Generating FSHD‐affected human muscle in mice for testing therapeutic strategies

Investigator: Maura H Parker PhD

Category: Research - Translational

Great advances have been made to understand the cause of FSHD, and the mechanism behind the disease. Currently, there is a consensus that improper expression of the DUX4 protein in FSHD-affected muscle is the cause of the disease. Friends of FSH Research has invested in large screening efforts to identify potential drugs that inhibit DUX4; however, to further understand FSHD and test the safety and efficacy of these potential therapies, we need to develop an appropriate pre-clinical animal model. Mice are the most widely used animal model, as they are easy to handle and breed. However, they do not have the DUX4 gene in their genome, suggesting that simply introducing DUX4 alone into mouse muscle may be insufficient to model the human disease. In this project, we have proposed to generate human FSHD-affected muscle within mice using a novel techniques we developed performing canine to mice transplantation. These mice will be critical for studying diseased muscle in the context of an individual, yet sparing patients the pain of multiple muscle biopsies. Most importantly, these mice will be essential for pre-clinical testing of therapies that are currently being identified.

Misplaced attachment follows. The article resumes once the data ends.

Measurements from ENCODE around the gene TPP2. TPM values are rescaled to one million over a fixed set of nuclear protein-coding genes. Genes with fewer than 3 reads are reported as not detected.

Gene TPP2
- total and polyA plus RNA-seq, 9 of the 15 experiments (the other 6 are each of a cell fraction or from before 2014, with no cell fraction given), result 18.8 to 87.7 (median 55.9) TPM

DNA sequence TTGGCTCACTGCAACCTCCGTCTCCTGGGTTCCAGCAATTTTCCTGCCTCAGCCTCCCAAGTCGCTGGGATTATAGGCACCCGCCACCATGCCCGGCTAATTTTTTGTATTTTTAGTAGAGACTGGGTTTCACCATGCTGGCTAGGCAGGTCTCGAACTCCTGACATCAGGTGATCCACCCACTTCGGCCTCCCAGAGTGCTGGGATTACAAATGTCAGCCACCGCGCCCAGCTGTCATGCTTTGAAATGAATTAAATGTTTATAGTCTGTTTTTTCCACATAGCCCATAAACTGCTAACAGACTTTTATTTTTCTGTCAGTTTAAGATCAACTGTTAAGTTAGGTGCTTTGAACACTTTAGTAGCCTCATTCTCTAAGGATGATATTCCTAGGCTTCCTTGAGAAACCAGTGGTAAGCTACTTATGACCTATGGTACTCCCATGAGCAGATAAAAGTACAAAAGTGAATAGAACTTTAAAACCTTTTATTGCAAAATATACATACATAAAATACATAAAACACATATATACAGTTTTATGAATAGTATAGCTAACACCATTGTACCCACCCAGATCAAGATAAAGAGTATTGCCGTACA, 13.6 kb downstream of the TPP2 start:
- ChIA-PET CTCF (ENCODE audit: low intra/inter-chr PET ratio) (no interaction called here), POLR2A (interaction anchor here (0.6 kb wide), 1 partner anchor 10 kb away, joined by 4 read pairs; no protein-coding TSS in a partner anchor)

Supporting publication Activation of Notch signaling during ex vivo expansion maintains donor muscle cell engraftment​​​​​​

Supporting publication Inhibition of CD26/DPP-IV enhances donor muscle cell engraftment and stimulates sustained donor cell proliferation